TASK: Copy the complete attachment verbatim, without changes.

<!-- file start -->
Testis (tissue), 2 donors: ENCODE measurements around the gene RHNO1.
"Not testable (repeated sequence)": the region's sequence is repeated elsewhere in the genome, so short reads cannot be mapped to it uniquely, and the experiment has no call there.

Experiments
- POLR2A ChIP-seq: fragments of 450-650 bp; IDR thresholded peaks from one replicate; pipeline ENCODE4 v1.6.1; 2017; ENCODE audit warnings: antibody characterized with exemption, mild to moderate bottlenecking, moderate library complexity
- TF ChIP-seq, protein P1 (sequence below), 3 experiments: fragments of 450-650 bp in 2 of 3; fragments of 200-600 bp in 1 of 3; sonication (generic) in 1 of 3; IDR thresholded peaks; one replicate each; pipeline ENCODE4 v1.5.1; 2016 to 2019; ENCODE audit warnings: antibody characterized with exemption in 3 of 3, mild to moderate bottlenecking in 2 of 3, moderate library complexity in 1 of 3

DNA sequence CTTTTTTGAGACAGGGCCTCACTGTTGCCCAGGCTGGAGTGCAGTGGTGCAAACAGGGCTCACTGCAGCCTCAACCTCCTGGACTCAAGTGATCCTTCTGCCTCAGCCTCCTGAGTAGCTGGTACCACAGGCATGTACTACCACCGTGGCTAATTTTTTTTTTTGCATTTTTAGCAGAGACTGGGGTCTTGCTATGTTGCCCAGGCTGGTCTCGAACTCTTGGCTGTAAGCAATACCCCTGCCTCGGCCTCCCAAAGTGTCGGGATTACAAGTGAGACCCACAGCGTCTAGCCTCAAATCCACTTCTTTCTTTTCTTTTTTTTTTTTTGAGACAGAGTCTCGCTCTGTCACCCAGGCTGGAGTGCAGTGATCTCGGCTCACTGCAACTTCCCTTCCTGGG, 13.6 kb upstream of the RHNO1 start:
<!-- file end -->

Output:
Testis (tissue), 2 donors: ENCODE measurements around the gene RHNO1.
"Not testable (repeated sequence)": the region's sequence is repeated elsewhere in the genome, so short reads cannot be mapped to it uniquely, and the experiment has no call there.

Experiments
- POLR2A ChIP-seq: fragments of 450-650 bp; IDR thresholded peaks from one replicate; pipeline ENCODE4 v1.6.1; 2017; ENCODE audit warnings: antibody characterized with exemption, mild to moderate bottlenecking, moderate library complexity
- TF ChIP-seq, protein P1 (sequence below), 3 experiments: fragments of 450-650 bp in 2 of 3; fragments of 200-600 bp in 1 of 3; sonication (generic) in 1 of 3; IDR thresholded peaks; one replicate each; pipeline ENCODE4 v1.5.1; 2016 to 2019; ENCODE audit warnings: antibody characterized with exemption in 3 of 3, mild to moderate bottlenecking in 2 of 3, moderate library complexity in 1 of 3

DNA sequence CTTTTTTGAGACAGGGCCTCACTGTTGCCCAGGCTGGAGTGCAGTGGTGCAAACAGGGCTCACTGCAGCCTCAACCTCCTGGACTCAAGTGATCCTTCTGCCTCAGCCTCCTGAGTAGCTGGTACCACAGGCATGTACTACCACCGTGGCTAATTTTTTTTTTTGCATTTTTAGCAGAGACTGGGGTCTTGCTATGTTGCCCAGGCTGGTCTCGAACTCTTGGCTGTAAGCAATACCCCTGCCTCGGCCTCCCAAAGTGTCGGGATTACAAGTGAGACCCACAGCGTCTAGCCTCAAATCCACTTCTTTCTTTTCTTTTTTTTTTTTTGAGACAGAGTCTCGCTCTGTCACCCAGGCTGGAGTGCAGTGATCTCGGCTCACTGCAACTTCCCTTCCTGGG, 13.6 kb upstream of the RHNO1 start: